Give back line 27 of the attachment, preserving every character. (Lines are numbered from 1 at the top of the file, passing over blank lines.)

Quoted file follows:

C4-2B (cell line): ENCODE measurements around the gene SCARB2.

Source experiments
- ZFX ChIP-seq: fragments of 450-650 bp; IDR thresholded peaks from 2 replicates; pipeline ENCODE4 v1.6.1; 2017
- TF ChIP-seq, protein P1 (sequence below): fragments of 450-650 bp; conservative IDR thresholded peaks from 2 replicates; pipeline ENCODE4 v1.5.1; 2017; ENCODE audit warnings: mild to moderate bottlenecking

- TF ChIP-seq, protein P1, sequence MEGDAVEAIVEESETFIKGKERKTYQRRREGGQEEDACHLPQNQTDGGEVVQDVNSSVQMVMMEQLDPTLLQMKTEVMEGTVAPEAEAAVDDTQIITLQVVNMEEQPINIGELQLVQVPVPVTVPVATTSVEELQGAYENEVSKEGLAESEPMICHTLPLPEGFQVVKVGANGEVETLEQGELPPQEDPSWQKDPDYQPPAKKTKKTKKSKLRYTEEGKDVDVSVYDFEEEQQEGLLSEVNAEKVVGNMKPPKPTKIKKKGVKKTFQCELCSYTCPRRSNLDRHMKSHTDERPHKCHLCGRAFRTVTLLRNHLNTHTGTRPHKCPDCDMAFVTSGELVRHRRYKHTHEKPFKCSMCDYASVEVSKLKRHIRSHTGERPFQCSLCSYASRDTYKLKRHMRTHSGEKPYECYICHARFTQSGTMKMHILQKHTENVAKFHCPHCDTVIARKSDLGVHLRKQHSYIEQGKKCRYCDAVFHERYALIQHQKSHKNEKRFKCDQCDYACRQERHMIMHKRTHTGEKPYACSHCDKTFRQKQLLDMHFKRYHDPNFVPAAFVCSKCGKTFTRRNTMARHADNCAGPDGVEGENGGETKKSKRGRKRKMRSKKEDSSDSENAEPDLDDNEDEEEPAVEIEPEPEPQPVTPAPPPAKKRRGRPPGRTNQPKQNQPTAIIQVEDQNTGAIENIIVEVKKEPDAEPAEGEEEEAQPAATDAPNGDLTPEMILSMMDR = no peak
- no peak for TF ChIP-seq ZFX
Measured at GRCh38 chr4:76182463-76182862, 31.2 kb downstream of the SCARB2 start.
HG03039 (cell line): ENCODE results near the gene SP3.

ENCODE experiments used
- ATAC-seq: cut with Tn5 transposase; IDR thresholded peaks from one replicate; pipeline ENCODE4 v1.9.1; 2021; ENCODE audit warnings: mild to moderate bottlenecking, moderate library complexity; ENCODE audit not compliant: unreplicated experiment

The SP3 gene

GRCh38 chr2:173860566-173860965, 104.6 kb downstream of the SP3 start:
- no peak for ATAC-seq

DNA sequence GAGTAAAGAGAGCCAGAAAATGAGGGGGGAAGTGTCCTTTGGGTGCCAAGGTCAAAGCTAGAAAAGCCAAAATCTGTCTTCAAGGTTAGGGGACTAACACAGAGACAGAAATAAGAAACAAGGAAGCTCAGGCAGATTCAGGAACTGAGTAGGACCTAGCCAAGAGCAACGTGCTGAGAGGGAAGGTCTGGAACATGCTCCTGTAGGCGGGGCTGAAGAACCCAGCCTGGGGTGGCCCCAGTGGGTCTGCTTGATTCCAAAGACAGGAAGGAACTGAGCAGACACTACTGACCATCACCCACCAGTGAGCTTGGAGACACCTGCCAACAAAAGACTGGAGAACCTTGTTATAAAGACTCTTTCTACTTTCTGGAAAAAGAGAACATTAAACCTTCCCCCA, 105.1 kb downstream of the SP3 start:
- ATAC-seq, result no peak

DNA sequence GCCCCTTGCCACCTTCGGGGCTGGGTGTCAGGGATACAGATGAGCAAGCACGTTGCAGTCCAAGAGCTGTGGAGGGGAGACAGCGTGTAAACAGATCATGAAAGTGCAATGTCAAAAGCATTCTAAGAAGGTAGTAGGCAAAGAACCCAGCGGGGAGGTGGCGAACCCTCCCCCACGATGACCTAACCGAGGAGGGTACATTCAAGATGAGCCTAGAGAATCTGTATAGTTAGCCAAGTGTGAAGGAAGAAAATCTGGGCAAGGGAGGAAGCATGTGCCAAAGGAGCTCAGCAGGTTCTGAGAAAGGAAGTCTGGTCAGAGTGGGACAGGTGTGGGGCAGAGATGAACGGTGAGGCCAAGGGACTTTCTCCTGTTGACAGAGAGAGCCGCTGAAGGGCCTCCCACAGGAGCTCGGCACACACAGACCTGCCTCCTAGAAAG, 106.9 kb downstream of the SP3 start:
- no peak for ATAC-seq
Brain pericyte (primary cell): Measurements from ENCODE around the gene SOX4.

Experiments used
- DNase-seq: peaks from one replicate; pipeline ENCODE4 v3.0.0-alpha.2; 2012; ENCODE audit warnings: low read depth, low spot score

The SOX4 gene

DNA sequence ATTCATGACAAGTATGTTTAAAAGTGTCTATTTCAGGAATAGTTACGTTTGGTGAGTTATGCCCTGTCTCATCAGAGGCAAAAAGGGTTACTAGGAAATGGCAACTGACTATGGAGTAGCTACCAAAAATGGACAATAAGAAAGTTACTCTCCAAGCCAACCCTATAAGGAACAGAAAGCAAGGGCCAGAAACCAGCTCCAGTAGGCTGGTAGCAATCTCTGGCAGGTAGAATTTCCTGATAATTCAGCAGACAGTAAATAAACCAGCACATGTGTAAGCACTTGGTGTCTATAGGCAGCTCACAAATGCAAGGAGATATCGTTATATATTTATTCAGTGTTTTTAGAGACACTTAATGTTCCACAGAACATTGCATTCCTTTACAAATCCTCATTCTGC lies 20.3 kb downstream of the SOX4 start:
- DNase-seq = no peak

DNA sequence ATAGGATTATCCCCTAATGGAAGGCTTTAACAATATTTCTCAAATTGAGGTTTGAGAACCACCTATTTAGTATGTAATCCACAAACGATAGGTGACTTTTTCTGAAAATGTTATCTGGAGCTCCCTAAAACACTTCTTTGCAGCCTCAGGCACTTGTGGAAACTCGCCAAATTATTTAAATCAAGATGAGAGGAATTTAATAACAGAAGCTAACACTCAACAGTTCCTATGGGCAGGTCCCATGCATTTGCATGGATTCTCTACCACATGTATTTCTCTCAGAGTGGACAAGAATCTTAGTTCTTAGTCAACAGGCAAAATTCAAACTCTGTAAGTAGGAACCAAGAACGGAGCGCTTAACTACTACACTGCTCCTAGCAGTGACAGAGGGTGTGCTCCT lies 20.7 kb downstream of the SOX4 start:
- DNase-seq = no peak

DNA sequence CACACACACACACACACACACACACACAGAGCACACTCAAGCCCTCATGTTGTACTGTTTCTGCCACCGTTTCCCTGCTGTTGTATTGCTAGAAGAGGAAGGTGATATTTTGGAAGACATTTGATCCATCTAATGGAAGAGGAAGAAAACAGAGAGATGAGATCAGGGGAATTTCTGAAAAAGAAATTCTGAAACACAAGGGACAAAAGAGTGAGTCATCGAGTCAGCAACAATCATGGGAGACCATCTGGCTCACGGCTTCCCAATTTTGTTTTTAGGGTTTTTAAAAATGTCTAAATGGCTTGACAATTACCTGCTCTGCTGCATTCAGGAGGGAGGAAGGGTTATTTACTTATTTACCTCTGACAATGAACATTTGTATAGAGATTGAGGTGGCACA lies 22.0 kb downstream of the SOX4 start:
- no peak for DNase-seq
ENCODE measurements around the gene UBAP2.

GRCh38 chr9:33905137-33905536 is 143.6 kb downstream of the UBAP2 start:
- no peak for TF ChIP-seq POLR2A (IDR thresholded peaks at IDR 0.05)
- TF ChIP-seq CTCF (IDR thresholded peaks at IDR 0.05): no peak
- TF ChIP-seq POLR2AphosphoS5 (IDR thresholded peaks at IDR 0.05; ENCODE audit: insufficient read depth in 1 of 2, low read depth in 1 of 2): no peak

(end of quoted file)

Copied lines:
- no peak for DNase-seq